“Also, those cameras had to have fi bre backs and downconverters and SDI backs, which made them longer and longer, especially with big batteries on the end. If you were serious about VFX and a fi lm-out, you had to run to an outboard recorder, which meant

you were tethered. And in the words of one of the directors I recently shot a camera test for, ‘an untethered movie is undeniably easier’. If, during the middle of a shot, the tether broke, because the actors decided to improvise, you haven’t just lost video, you’ve lost the whole shot. Now, of course, you can argue that this should never happen, but sometimes these things just do.

“Then the F23 came along. I was impressed by how much they got right. The assistant panel is genius – the way the character generator routes the outputs. You can view the menus on set without anyone else viewing them. The built in downconverter; the standard power outputs already there. It’s the closest thing to an out-of-the-box fi lm camera that the 2/3in RGB world has to offer.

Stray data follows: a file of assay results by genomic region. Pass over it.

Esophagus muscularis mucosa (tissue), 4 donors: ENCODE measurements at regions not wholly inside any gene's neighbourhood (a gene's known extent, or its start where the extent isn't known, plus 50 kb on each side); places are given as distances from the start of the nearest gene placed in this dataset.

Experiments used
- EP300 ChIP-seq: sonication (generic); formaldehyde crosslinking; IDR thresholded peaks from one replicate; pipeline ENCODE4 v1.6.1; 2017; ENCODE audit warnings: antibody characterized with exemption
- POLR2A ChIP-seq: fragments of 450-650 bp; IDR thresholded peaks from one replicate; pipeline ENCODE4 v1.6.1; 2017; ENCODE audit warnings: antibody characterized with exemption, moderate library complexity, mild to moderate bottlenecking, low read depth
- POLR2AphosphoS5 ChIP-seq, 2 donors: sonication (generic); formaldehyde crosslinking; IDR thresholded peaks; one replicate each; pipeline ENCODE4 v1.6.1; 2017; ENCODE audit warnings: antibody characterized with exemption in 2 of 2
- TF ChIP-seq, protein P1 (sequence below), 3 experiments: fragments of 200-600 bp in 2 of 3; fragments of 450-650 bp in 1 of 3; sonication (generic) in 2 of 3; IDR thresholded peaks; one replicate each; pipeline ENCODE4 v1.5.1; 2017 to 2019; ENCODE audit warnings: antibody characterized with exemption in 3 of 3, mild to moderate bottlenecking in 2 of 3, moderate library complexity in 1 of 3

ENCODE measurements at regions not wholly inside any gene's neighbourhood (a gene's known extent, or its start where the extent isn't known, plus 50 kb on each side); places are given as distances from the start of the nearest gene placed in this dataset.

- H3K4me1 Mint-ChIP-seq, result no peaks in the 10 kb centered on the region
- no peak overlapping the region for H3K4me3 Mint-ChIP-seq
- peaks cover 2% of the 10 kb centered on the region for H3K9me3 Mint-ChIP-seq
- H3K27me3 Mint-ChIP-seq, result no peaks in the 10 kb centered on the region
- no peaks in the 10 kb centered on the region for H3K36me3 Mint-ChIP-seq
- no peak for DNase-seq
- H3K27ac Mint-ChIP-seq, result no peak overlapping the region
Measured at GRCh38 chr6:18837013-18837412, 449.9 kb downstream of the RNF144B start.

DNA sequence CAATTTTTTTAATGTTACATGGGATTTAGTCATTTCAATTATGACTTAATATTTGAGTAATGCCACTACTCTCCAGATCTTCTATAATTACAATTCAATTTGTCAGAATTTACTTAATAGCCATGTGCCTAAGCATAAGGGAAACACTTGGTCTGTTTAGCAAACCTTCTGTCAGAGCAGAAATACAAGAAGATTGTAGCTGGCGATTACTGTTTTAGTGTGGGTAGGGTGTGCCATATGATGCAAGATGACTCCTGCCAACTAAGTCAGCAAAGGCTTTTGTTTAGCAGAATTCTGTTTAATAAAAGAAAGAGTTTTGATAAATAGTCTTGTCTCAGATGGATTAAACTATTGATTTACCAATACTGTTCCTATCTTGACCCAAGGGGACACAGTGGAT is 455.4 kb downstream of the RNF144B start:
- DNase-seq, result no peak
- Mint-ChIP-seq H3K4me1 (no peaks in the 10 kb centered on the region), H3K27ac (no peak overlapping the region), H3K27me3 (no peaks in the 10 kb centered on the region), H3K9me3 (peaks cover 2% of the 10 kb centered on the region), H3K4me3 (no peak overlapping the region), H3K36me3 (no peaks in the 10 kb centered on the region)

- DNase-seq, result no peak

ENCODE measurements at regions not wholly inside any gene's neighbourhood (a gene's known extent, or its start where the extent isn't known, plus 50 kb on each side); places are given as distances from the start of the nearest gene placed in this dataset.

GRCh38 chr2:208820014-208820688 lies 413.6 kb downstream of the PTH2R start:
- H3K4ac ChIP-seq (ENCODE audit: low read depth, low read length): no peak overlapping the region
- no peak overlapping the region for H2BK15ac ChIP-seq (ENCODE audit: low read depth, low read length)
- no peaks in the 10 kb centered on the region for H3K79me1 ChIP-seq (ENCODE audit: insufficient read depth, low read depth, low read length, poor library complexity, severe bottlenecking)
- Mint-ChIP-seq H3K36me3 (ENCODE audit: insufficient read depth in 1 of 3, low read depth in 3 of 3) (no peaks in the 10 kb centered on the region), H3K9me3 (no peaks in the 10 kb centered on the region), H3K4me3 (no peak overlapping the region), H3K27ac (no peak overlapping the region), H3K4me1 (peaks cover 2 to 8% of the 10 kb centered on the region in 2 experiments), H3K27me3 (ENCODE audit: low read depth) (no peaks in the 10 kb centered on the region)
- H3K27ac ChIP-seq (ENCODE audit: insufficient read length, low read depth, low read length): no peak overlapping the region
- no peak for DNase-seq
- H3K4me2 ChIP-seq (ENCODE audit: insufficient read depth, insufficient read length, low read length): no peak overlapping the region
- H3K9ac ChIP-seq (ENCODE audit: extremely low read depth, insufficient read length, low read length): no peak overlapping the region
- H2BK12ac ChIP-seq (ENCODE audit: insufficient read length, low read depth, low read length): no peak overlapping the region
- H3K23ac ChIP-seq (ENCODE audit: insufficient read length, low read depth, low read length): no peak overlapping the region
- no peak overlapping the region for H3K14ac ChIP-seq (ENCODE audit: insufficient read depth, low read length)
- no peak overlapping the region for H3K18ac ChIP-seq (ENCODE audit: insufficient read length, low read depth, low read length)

“It’s as simple or as complex as you want it to be. That’s something I really do value. It’s something that only Sony brings to the table. It’s modular. They’re not thinking, ‘this is how you use the camera’. They’re giving you all the tools for any shooting situation imaginable. For example, the downconverted video can go down the paintbox remote cable for viewing. You may never use it, but you might want to, so they give you the ability.